Renal Denervation: More Data, More Questions

Seth Bilazarian, MD; Steffen Desch, MD


September 19, 2014

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Seth Bilazarian, MD: Hi. This is Seth Bilazarian from on Medscape, at the Transcatheter Cardiovascular Therapeutics (TCT) 2014 meeting in Washington, DC. I have the pleasure of being with Dr Steffen Desch from Lübeck, Germany, who is the principal investigator for the SYMPLICITY-FLEX trial.[1] This is a trial of using the Symplicity™ denervation catheter made by Medtronic (Mountain View, California).

This catheter has been used in the SYMPLICITY HTN-3 trial,[2] which I was involved with. I think those data are well known. That was a sham-controlled trial that failed to show a benefit of renal denervation.

I'm going to ask Dr Desch to review his trial, which was conducted in patients with less severe hypertension. I'm going to ask him to not only tell us the results, but to also highlight the differences between his trial and SYMPLICTY HTN-3, which enrolled patients with systolic blood pressures over 160 mm Hg on three or more maximally dosed medications (including a diuretic), As I said already, it failed to show a benefit compared with sham.

Tell us about your trial, and what was different and what you found.

Differences From HTN-3, and Key Findings

Steffen Desch, MD: The trial is different in that it included only patients with mildly elevated yet resistant blood pressure. We have the usual definitions of "resistant" (ie, three or more meds, including a diuretic, at optimal doses). The patients had mild elevations in blood pressure, defined as 135-149 mm Hg on ambulatory blood pressure monitoring (ABPM) 24-hour recordings, or 90-94 mm Hg diastolic.

At baseline, the daytime systolic blood pressure was 143 mm Hg in the renal denervation group and 144 mm Hg in the sham group. If you compare these values with the SYMPLICITY HTN-3 trial, this was 20 mm Hg less, so this is a much less hypertensive population. Otherwise, the design was pretty similar.

We had a sham procedure, similar to the one performed in HTN-3: We did a femoral access puncture and renal angiography, and we had an alarm clock that went off at two minutes. We tried to keep the procedure length and the room set-up similar to that for the actual renal denervation procedures.

Dr Bilazarian: What were the findings of your study of patients with minimally resistant hypertension -- because it's just over the goal of 140 mm Hg, compared with what we saw in HTN-3?

Dr Desch: Our primary endpoint was the change in 24-hour systolic blood pressure on ABPM. This is different from HTN-3, where an office-based blood pressure measurement was selected as the primary endpoint. We had an ABPM endpoint. In the intention-to-treat cohort, we had a reduction of 7 mm Hg in the renal denervation group and 3.5 mm Hg in the sham group; this was not a significant difference, with a P value of .15.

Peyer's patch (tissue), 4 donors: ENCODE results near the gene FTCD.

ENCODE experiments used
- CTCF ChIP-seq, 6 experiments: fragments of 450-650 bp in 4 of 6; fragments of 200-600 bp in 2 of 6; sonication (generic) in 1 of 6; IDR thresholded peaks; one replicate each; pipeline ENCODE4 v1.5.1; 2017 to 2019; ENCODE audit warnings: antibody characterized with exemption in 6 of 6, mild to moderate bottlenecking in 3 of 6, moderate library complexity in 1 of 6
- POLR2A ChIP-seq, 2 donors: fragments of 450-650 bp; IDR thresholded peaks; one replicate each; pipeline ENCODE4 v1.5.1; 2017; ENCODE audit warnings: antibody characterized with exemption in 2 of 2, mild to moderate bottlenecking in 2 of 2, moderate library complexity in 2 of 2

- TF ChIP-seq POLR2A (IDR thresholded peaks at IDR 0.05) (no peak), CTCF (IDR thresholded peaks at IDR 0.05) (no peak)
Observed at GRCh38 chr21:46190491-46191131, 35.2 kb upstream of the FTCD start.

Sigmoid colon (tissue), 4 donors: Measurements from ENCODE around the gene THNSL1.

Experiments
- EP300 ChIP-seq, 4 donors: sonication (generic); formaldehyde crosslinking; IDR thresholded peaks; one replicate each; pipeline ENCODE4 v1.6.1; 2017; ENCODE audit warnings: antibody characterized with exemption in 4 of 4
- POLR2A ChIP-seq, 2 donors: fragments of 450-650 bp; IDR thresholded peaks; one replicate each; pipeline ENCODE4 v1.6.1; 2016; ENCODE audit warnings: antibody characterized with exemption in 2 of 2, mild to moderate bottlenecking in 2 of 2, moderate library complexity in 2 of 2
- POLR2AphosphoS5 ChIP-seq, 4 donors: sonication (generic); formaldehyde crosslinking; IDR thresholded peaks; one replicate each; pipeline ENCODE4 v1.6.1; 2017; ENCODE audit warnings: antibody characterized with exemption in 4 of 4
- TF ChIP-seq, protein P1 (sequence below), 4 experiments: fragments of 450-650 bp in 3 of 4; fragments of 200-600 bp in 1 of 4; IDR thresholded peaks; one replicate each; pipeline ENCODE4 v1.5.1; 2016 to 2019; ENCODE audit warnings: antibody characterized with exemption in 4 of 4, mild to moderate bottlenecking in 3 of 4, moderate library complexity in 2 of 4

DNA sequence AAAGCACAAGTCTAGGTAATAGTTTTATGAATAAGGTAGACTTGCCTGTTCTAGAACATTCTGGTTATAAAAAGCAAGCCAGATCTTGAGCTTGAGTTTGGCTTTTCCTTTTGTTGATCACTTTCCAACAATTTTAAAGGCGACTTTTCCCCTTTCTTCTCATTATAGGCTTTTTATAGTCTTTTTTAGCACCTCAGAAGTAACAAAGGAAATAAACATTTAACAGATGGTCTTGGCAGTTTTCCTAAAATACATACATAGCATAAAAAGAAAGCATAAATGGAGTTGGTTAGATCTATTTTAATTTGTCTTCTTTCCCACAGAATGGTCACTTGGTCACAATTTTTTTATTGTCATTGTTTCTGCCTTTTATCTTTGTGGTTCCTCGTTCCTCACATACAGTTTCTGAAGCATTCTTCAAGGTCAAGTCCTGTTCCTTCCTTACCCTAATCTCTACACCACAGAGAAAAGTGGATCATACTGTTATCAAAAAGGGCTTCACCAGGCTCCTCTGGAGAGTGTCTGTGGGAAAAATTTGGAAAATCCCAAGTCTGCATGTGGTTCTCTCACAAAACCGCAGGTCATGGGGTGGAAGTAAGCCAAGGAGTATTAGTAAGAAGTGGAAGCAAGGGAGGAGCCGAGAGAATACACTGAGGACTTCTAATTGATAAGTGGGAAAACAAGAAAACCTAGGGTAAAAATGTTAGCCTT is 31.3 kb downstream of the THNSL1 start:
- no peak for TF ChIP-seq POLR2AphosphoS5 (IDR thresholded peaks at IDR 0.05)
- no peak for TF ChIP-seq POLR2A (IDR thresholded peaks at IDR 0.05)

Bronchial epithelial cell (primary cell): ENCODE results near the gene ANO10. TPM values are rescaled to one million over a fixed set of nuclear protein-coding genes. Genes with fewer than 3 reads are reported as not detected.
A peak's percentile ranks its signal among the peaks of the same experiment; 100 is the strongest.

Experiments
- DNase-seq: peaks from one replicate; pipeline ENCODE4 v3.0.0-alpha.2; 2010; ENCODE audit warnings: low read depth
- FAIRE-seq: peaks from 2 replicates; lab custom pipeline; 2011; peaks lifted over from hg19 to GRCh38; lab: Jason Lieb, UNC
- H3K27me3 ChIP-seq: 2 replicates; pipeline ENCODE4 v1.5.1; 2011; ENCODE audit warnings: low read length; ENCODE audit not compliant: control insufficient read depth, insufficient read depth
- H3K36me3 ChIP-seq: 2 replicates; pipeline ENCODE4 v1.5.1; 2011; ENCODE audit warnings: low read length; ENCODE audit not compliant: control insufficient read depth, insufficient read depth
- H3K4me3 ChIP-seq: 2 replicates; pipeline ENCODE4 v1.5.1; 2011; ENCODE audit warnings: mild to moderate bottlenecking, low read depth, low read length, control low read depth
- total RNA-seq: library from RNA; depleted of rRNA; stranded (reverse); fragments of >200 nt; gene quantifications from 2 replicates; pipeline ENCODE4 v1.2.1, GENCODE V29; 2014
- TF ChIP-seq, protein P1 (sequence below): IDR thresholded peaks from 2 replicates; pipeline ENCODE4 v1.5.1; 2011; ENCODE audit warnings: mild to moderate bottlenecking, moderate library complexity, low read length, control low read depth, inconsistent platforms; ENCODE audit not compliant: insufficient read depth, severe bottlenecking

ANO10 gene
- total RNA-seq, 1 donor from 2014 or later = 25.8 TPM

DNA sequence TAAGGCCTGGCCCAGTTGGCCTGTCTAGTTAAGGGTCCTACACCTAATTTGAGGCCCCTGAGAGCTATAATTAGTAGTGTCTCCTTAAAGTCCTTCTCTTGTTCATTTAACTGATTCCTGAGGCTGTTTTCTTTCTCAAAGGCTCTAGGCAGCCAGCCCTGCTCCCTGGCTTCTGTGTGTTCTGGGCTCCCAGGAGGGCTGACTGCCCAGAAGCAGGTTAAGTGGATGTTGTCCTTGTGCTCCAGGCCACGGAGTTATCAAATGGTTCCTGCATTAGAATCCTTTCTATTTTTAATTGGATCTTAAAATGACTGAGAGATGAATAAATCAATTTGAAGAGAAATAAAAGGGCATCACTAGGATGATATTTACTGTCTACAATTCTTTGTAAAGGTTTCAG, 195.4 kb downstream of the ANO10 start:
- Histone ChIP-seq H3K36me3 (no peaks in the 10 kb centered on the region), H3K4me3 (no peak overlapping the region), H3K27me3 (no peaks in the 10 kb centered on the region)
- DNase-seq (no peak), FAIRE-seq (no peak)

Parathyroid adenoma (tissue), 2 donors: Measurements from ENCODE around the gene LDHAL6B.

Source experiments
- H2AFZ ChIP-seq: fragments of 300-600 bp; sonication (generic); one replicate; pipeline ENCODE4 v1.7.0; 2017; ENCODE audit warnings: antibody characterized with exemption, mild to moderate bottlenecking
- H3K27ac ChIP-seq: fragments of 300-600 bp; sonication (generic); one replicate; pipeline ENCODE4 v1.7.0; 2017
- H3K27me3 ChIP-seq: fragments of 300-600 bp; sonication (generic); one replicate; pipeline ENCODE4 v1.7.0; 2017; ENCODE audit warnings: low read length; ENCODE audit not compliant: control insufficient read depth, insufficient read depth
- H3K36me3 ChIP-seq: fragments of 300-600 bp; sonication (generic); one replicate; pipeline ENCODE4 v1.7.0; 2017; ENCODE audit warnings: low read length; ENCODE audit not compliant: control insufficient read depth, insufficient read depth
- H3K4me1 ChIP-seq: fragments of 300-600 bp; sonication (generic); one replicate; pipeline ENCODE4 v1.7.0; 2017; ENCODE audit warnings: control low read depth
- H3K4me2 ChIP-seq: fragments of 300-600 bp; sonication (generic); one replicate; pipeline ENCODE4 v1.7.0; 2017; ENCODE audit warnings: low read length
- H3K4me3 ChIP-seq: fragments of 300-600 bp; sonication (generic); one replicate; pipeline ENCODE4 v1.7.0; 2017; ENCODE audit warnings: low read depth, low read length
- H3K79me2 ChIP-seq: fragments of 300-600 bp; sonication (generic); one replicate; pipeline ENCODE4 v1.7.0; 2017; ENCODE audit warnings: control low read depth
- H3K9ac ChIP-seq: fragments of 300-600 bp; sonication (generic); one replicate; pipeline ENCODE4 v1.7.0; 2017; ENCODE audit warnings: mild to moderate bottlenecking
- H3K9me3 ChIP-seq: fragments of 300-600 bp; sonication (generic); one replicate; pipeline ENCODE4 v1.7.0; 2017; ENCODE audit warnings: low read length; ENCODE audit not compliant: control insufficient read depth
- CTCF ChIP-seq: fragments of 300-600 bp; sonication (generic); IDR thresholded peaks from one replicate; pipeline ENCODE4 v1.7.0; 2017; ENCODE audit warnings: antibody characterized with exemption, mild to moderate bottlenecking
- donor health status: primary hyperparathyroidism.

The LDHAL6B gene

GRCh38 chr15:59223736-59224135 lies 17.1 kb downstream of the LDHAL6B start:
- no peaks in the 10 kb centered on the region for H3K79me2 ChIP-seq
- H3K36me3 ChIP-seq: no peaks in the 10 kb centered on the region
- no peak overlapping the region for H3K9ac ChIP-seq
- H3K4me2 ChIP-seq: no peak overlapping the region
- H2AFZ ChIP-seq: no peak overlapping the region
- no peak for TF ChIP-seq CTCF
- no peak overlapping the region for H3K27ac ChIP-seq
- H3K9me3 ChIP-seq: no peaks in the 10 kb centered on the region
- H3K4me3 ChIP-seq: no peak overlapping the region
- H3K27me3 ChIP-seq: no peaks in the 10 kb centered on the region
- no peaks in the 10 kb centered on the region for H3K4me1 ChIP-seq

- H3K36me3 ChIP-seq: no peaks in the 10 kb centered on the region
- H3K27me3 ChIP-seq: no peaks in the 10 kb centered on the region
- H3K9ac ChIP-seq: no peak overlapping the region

However we also looked at the per protocol population -- patients who actually underwent the therapies as written in the protocol. One patient randomized to sham control never received the sham procedure, and another patient had severe renal artery stenosis that was only detected after six months but had already been present at baseline, so this patient should have never been enrolled in the trial. A few patients were lost to follow-up, and two more patients had incomplete technical procedures with only one or two ablation runs owing to technical reasons. If you exclude all these patients and form the per protocol population, this difference between the treatment arms becomes significant, at a P value of .04.

Dr Bilazarian: Just to summarize: In this randomized trial, SYMPLICITY-FLEX, there was about a 4-mm Hg pressure difference in the intention-to-treat arm. Were there any other differences? Data[3] have been presented by one of the investigators of HTN-3, Dr David Kandzari, indicating that attempting more ablations seems to have a greater effect. Were there differences in the average number of ablation treatments in your trial compared with the HTN-3 trial?

Dr Desch: There were no significant differences. We only recorded complete ablations, and these were a little less than six per side: 5.7 and 5.5. We did not record the incomplete, interrupted ablations that seemed to have some kind of effect too in HTN-3. It seems that the number of total ablations, whether they are a complete two minutes or interrupted, plays a role, but unfortunately we didn't record the incomplete procedures.

Dr Bilazarian: You've presented six-month data today. Are you planning to show us 12-month data?

Dr Desch: Yes; we have 12-month follow-up coming up. Some patients are still missing at 12 months of clinical follow-up, so we'll see what we find at 12 months.

EU on Pause, and Future Trials